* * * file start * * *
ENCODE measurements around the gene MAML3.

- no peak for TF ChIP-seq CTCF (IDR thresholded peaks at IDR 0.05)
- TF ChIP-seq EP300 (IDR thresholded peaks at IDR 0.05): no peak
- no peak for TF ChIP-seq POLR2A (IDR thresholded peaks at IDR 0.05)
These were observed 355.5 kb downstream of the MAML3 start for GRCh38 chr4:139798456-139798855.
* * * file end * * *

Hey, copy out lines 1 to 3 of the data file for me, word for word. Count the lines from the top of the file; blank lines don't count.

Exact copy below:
ENCODE measurements around the gene MAML3.

- no peak for TF ChIP-seq CTCF (IDR thresholded peaks at IDR 0.05)
- TF ChIP-seq EP300 (IDR thresholded peaks at IDR 0.05): no peak